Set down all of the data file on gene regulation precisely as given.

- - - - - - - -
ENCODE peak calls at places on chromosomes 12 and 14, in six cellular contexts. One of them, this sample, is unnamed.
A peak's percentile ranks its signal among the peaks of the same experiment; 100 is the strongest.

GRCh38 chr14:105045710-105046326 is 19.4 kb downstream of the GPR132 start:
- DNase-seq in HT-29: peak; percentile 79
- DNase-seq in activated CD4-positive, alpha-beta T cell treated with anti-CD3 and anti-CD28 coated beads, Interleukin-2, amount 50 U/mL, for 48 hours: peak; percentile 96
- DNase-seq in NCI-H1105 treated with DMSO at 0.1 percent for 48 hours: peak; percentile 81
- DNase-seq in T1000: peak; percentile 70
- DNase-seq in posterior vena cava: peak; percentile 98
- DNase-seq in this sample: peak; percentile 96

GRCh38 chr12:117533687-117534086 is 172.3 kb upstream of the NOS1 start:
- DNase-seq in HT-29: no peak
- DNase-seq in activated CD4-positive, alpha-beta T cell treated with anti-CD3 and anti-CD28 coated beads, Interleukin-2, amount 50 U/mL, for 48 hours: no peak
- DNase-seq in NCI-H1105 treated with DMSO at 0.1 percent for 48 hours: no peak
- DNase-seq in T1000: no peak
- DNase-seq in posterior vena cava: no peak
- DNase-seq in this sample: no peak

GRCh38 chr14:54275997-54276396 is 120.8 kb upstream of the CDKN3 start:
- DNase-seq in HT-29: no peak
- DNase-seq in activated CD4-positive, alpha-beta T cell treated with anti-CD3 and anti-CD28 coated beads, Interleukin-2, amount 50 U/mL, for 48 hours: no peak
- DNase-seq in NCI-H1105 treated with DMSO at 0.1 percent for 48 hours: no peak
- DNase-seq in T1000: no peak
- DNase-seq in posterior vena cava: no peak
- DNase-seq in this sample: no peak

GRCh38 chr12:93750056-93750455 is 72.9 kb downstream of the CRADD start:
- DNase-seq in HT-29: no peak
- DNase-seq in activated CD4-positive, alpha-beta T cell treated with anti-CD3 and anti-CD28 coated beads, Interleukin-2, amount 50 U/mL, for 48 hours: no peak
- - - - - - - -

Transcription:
ENCODE peak calls at places on chromosomes 12 and 14, in six cellular contexts. One of them, this sample, is unnamed.
A peak's percentile ranks its signal among the peaks of the same experiment; 100 is the strongest.

GRCh38 chr14:105045710-105046326 is 19.4 kb downstream of the GPR132 start:
- DNase-seq in HT-29: peak; percentile 79
- DNase-seq in activated CD4-positive, alpha-beta T cell treated with anti-CD3 and anti-CD28 coated beads, Interleukin-2, amount 50 U/mL, for 48 hours: peak; percentile 96
- DNase-seq in NCI-H1105 treated with DMSO at 0.1 percent for 48 hours: peak; percentile 81
- DNase-seq in T1000: peak; percentile 70
- DNase-seq in posterior vena cava: peak; percentile 98
- DNase-seq in this sample: peak; percentile 96

GRCh38 chr12:117533687-117534086 is 172.3 kb upstream of the NOS1 start:
- DNase-seq in HT-29: no peak
- DNase-seq in activated CD4-positive, alpha-beta T cell treated with anti-CD3 and anti-CD28 coated beads, Interleukin-2, amount 50 U/mL, for 48 hours: no peak
- DNase-seq in NCI-H1105 treated with DMSO at 0.1 percent for 48 hours: no peak
- DNase-seq in T1000: no peak
- DNase-seq in posterior vena cava: no peak
- DNase-seq in this sample: no peak

GRCh38 chr14:54275997-54276396 is 120.8 kb upstream of the CDKN3 start:
- DNase-seq in HT-29: no peak
- DNase-seq in activated CD4-positive, alpha-beta T cell treated with anti-CD3 and anti-CD28 coated beads, Interleukin-2, amount 50 U/mL, for 48 hours: no peak
- DNase-seq in NCI-H1105 treated with DMSO at 0.1 percent for 48 hours: no peak
- DNase-seq in T1000: no peak
- DNase-seq in posterior vena cava: no peak
- DNase-seq in this sample: no peak

GRCh38 chr12:93750056-93750455 is 72.9 kb downstream of the CRADD start:
- DNase-seq in HT-29: no peak
- DNase-seq in activated CD4-positive, alpha-beta T cell treated with anti-CD3 and anti-CD28 coated beads, Interleukin-2, amount 50 U/mL, for 48 hours: no peak